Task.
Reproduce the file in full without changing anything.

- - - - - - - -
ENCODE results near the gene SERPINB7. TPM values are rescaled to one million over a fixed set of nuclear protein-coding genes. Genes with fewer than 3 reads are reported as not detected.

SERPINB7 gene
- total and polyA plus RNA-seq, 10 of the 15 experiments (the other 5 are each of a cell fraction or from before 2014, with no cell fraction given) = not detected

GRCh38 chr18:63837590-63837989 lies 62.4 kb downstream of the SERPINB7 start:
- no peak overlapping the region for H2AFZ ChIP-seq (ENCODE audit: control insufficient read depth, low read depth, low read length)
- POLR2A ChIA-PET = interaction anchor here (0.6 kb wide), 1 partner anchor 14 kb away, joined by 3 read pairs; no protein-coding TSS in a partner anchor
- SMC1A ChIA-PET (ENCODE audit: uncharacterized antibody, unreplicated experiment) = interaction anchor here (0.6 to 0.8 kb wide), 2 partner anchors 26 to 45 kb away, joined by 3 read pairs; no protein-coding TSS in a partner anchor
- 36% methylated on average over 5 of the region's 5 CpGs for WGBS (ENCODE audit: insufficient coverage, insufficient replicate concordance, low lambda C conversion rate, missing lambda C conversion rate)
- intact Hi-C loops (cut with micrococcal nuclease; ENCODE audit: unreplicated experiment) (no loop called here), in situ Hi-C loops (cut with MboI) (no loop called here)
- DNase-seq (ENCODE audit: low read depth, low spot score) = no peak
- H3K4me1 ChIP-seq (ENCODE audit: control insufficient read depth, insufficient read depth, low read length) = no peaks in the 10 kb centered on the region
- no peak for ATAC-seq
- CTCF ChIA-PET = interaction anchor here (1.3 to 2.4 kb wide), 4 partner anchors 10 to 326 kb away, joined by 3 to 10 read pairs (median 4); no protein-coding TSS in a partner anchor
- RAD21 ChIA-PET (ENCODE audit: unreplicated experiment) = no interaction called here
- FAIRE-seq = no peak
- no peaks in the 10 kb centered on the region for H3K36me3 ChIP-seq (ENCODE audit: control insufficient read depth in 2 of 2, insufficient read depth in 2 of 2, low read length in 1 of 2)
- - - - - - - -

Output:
ENCODE results near the gene SERPINB7. TPM values are rescaled to one million over a fixed set of nuclear protein-coding genes. Genes with fewer than 3 reads are reported as not detected.

SERPINB7 gene
- total and polyA plus RNA-seq, 10 of the 15 experiments (the other 5 are each of a cell fraction or from before 2014, with no cell fraction given) = not detected

GRCh38 chr18:63837590-63837989 lies 62.4 kb downstream of the SERPINB7 start:
- no peak overlapping the region for H2AFZ ChIP-seq (ENCODE audit: control insufficient read depth, low read depth, low read length)
- POLR2A ChIA-PET = interaction anchor here (0.6 kb wide), 1 partner anchor 14 kb away, joined by 3 read pairs; no protein-coding TSS in a partner anchor
- SMC1A ChIA-PET (ENCODE audit: uncharacterized antibody, unreplicated experiment) = interaction anchor here (0.6 to 0.8 kb wide), 2 partner anchors 26 to 45 kb away, joined by 3 read pairs; no protein-coding TSS in a partner anchor
- 36% methylated on average over 5 of the region's 5 CpGs for WGBS (ENCODE audit: insufficient coverage, insufficient replicate concordance, low lambda C conversion rate, missing lambda C conversion rate)
- intact Hi-C loops (cut with micrococcal nuclease; ENCODE audit: unreplicated experiment) (no loop called here), in situ Hi-C loops (cut with MboI) (no loop called here)
- DNase-seq (ENCODE audit: low read depth, low spot score) = no peak
- H3K4me1 ChIP-seq (ENCODE audit: control insufficient read depth, insufficient read depth, low read length) = no peaks in the 10 kb centered on the region
- no peak for ATAC-seq
- CTCF ChIA-PET = interaction anchor here (1.3 to 2.4 kb wide), 4 partner anchors 10 to 326 kb away, joined by 3 to 10 read pairs (median 4); no protein-coding TSS in a partner anchor
- RAD21 ChIA-PET (ENCODE audit: unreplicated experiment) = no interaction called here
- FAIRE-seq = no peak
- no peaks in the 10 kb centered on the region for H3K36me3 ChIP-seq (ENCODE audit: control insufficient read depth in 2 of 2, insufficient read depth in 2 of 2, low read length in 1 of 2)